So, it’s finally here. The conclusion of Christopher Nolan’s groundbreaking trilogy that is probably the most hyped finale in a long time. Leading up to its release, I never doubted that it would be a good movie but I always knew it could never live up to expectations regardless of quality. So did it overcome this major obstacle? That’s a tricky question, but let me explain why.


I won’t go into details on the plot, but I will say it is great. It ups the stakes from the previous movies and creates enough tension that you become unsure of every character’s safety. The pace remains fast and riveting, which is especially impressive for a film close to three hours long; I can easily say I was never bored. Its main flaw, however, is that it feels uneven at times.  People often complain how the Batman movies don’t focus enough on Batman himself, and TDKR is no exception. While Bruce Wayne (Christian Bale) is very key to the story, he spends very little time as Batman. The film feels like it has two protagonists; the other being John Blake (Joseph Gordon-Levitt). The film focuses on this character a lot and, while he is an engaging character that you quickly come to like, I feel more focus could have been put on Bruce’s struggle against these impossible odds. The movie also gets a bit extravagant in its third act which, while thrilling and an awesome spectacle, leads to some plausibility and plot holes. Regardless, I think the story works overall and is also a very good cap to the entire series. I didn’t get teary-eyed, but I’m sure some fans might during its final moments.

The performances in The Dark Knight Trilogy have always been stellar, and TDKR continues this trend. All the familiar faces continue to do excellent work and feel they have developed much since the events of TDK, especially Bruce and Jim Gordon (Gary Oldman). You really feel the guilt they have around how this lie they created has put this city into a false sense of security and have set them up for a massive fall. Alfred’s (Michael Caine) role is very brief but very powerful during a certain revelation to Bruce. Morgan Freeman continues his charming role as Lucius Fox, and cameos from certain familiar faces from Batman Begins will put a smile on the faces of fans. But onto the new blood. As I said earlier, Gordon-Levitt works well as a secondary protagonist and you root for him as much as Batman near the end. Miranda Tate (Marion Cottilard) performs well, but that’s all I’ll say. In terms of villains, Bane (Tom Hardy) is very intimidating and definitely proves to be a good match for Batman, which is especially clear in their first battle. Hardy gets so much across here through just his eyes, though it is sometimes off-putting to hear that muffled voice of his. My main problem with him is how they treat the character in the finale. After a very big third act twist, his role feels diminished in the overall finale and his last moments are too rushed. However, the big surprise here is Catwoman (Anne Hathaway). She gives a wonderful performance, filling the classic femme fatale role brilliantly without falling into Schumacher-esque camp. I enjoyed every moment she was on screen and the film shows that Hathaway is a much more versatile actress than many assume.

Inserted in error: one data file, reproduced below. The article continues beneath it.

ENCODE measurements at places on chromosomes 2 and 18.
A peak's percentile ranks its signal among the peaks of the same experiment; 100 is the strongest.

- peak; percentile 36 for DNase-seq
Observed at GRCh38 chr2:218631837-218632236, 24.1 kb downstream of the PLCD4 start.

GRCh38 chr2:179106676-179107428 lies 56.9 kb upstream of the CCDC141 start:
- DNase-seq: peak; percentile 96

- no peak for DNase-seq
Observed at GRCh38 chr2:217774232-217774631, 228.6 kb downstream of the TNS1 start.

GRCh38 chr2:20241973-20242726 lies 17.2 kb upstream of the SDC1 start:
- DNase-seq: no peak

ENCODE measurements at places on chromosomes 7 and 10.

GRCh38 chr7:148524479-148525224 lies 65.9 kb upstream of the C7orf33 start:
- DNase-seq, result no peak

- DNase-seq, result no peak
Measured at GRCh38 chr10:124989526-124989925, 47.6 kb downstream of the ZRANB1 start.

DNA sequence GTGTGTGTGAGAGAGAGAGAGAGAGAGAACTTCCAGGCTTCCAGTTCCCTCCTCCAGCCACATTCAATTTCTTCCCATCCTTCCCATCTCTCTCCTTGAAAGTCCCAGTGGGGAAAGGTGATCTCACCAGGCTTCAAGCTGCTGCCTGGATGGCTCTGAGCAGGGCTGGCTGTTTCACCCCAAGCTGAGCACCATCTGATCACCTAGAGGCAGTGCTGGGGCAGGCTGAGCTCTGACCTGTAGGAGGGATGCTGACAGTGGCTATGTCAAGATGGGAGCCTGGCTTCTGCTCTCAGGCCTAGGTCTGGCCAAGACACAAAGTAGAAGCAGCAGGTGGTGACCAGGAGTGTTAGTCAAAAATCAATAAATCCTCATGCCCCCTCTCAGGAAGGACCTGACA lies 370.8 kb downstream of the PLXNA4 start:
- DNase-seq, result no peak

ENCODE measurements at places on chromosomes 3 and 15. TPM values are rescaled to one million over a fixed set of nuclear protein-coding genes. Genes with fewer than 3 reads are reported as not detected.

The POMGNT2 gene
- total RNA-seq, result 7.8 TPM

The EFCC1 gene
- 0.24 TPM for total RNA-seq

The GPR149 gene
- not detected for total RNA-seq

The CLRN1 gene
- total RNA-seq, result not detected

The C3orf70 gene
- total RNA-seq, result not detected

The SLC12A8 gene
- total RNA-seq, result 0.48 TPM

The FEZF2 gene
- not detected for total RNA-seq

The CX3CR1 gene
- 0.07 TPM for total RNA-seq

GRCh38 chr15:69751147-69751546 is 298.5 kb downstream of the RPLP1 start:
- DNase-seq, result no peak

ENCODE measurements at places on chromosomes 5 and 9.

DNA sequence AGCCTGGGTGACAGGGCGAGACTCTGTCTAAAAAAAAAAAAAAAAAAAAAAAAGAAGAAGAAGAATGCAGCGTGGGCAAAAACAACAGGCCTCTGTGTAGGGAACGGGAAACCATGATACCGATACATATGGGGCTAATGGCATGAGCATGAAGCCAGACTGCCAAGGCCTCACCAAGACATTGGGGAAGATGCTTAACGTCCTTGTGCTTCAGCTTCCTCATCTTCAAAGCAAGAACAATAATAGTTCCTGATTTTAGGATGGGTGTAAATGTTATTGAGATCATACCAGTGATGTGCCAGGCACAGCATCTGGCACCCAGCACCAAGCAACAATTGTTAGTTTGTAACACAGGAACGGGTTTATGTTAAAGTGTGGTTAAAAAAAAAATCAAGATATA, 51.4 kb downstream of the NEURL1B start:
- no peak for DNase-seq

Christopher Nolan knows how to deliver spectacle and he definitely delivers here. The scale is massive and the action is much more hectic and expansive than he has gotten in this whole series. And while it makes sense considering that this is the conclusion, I missed some of the quieter moments that were present in the climaxes of the first two. Here, once the actions starts it doesn’t let up until its over. On a technical level, the film is a pure treat. The cinematography is excellent, the editing mostly smooth and the score, while a bit too bombastic at times, fits well with the tone. While I’m unsure if this film will be up for any major awards come Oscar season, I’m sure it will have a major presence in the tech department.

In conclusion, The Dark Knight Rises is not the Second Coming of Movies a lot of its over-eager fanbase has been anticipating, but it is a satisfying conclusion to the story. I see it as the Return of the Jedi of the series: a good movie with a strong and finite ending but lacks some of the things that made its predecessors superior. I can honestly say I feel both The Avengers and The Amazing Spider-Man were better movies overall, but I feel all are flawed in their own ways; TDKR just has a few more. While I feel comparing these three movies is a bit unfair, it is an unavoidable discussion point. I definitely recommend you see it in a theatre (was unable to see it in IMAX, but I’m sure it looks amazing in the format) and decide for yourselves. Not everyone will be satisfied, but I think that will be more down to overhype rather than the quality of the film itself.



P.S.: They showed the trailer for Man of Steel beforehand. It doesn’t show much, but it definitely feels like a Nolan production. It looks sombre and moody, and there is only a brief moment of Superman being Superman. Not enough to know whether it’ll be good, but it got me more invested.

Author: Jennifer Heaton

Aspiring screenwriter, film critic, pop culture fanatic and perpetual dreamer.

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